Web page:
Jamie Lidell has evidently been through some hell in the last couple years.
His newest "Compass" shows signs of suffering in between the humor and playfulness of his soul-centered jams. While dance party-inducing, electronic-heavy album "Multiply" (2005) or tracks like "Another Day" from 2008's "Jim" are what come to mind when it comes to the British singer and songwriter, you can't hold it against him that the formula has been shoved into a cage, rattled, and steps out as a darker, stranger animal.
Take "The Ring" for instance. It's still nasty, a Parliament-loving, linear floor-shaker, though the samples and Lidell's own wails rail dementedly in a downward spiral, more than the simple circle its title insinuates.
He channels more contemporary R&B singers like Cee-Lo and Robin Thicke -- as opposed to the more-frequently compared acts Al Green and Otis Redding -- on "She Needs Me," a Gospel-tinged sex song, the arrangement overwhelming and heavy, though is musicianship lithe and bursting with imagination, as far as tracks like it go.
Then there's the straight-up saddies like the title track (heard here) and, clocking in at 2:11, "I Can Love Again." On the latter, is it a declaration, a question, an affirmation? More like an exhilation, in that short amount of time, droopily posing, "Now you're gone... I can cry all by myself."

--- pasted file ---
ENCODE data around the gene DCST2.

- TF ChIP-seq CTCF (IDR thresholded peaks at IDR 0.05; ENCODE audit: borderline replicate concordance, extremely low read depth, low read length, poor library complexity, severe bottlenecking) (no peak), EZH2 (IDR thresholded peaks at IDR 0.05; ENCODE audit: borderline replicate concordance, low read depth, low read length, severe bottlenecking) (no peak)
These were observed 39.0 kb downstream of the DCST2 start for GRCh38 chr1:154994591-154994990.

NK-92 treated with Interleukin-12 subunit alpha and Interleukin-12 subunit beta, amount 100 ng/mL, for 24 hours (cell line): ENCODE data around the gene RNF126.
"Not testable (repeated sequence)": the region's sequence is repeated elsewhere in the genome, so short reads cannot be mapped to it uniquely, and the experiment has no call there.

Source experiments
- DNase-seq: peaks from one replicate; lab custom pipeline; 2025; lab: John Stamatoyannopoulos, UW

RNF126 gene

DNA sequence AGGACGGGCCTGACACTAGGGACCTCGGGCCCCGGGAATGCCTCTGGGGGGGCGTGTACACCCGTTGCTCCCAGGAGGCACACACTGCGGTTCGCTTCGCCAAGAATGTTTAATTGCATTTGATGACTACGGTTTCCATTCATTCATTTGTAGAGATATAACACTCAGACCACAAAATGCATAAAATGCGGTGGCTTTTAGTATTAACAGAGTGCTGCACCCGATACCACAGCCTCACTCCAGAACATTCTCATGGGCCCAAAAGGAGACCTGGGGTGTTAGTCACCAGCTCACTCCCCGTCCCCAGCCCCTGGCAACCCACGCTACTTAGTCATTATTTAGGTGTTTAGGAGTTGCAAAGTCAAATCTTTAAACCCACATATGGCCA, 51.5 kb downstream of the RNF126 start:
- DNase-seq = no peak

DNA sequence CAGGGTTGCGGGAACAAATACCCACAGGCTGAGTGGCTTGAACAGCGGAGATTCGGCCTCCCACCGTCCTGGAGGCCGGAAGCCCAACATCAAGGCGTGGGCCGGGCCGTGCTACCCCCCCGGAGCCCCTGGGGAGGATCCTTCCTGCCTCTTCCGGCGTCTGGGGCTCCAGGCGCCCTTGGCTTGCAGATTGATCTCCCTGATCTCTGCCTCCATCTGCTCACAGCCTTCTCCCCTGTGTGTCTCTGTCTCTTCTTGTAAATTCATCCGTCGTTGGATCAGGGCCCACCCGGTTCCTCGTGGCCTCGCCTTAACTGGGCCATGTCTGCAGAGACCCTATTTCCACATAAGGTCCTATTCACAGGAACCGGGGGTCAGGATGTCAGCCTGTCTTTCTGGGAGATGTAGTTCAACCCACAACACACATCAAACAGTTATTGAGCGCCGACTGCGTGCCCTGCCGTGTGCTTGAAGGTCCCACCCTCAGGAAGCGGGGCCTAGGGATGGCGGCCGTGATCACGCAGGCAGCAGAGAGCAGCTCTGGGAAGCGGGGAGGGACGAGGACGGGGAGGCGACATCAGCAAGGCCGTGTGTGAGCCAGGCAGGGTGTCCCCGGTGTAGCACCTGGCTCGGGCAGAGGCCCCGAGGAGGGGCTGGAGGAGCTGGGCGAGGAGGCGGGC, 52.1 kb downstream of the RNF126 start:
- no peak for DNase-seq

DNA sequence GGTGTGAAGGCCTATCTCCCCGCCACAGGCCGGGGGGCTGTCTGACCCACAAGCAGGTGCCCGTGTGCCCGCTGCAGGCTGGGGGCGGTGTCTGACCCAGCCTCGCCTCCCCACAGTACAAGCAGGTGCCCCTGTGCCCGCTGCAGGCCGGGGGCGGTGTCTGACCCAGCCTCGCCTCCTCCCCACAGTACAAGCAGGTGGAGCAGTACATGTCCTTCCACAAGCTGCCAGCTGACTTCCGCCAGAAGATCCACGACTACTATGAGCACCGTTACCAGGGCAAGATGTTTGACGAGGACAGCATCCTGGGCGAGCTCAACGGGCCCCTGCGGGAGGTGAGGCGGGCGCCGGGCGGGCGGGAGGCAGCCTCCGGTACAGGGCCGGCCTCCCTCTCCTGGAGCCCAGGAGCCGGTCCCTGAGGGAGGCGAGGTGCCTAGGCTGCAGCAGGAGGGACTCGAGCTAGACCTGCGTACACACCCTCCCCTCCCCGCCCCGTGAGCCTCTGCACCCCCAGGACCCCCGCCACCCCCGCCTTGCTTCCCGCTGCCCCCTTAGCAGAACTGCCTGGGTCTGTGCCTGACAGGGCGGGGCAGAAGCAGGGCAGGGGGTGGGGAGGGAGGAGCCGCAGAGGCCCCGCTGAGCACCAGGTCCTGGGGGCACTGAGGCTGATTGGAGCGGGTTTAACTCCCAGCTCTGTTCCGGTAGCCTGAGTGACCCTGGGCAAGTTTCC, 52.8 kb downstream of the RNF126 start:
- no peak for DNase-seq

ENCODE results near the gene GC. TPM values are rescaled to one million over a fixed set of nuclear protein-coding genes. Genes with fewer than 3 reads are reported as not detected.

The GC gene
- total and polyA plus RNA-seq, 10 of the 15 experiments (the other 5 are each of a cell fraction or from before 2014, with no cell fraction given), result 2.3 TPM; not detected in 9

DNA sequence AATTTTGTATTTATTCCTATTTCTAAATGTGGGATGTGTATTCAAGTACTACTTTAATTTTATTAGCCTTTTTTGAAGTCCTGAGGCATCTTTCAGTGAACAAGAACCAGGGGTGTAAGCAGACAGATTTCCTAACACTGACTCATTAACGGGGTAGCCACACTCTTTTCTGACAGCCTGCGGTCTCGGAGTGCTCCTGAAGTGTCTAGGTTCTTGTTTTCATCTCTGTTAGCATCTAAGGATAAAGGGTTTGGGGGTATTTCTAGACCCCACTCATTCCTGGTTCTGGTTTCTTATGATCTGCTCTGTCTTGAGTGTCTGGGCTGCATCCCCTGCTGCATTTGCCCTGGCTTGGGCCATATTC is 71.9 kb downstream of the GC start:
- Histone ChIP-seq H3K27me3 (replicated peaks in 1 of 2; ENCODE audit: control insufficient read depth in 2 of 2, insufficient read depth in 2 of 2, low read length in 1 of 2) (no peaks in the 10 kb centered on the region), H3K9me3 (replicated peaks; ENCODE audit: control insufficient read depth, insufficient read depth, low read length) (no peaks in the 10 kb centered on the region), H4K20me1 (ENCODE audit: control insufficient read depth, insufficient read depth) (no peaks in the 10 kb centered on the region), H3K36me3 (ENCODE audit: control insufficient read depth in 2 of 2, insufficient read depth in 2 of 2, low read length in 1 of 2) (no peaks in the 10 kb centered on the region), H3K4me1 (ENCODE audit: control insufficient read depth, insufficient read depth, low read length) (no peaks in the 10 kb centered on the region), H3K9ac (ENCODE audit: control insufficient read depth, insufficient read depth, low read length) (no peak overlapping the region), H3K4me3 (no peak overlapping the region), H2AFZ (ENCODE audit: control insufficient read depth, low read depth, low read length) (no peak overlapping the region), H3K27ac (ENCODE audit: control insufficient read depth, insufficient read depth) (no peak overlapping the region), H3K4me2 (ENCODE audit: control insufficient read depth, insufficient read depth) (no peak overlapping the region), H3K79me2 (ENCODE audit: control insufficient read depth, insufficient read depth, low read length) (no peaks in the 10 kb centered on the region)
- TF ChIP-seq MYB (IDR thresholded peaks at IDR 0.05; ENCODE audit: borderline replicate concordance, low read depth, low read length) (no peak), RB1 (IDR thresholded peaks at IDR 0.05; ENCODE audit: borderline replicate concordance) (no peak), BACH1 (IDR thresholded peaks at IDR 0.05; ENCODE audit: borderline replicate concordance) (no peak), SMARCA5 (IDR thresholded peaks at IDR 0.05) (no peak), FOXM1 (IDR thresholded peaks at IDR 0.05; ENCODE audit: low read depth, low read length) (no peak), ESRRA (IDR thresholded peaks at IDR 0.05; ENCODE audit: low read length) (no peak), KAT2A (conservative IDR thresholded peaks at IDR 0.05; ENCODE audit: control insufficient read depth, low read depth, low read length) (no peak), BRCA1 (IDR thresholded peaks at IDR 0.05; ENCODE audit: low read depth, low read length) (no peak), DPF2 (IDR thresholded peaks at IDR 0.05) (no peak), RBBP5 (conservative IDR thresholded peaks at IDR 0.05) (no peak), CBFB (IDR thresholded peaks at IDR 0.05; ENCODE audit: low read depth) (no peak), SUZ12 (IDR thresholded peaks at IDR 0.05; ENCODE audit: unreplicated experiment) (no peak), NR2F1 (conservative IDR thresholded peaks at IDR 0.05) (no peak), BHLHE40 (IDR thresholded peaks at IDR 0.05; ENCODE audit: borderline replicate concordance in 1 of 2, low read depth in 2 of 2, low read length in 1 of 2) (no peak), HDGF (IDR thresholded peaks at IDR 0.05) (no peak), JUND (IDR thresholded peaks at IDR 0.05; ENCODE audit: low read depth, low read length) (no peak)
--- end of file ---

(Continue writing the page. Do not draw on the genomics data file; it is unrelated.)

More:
"You Are Waking" is the retort to that guy, like the flip-side to Lidell on a bad day, aggressively pressing the boundaries of his own vocal abilities. Long after that is standout "Big Drift," which should've been the tune to shine off this set with a bang instead of the "You See My Light," the acoustic whimper; it's a pretty typical choice for such a confessional album, but isn't strong enough of a send off dock of sad love and disillusion. Weak, too, is "Gypsy Blood," a misguided pop music stew.
Still, even with the missteps, it's and ecclectic, chance-taking set from Lidell, a boldstep forward I'm glad he's taking. Much like LCD Soundsystem's new effort "This Is Happening," "Compass" meanders and roils through a number of personal triumphs and upsets and, while both gentlemen could undoubtedly make crowd-pleasing dance numbers that could be manufactured in their sleep, they've challenged themselves and, in turn, the listener. Lidell got help along the way from co-producers like Beck and Grizzly Bear's Chris Taylor, and well over a dozen collaborators (some celebrity, some not) to recognize this wild artifact. Only Lidell knows what launched him off on this tangent, but I'm thankful that it/he/she/they did.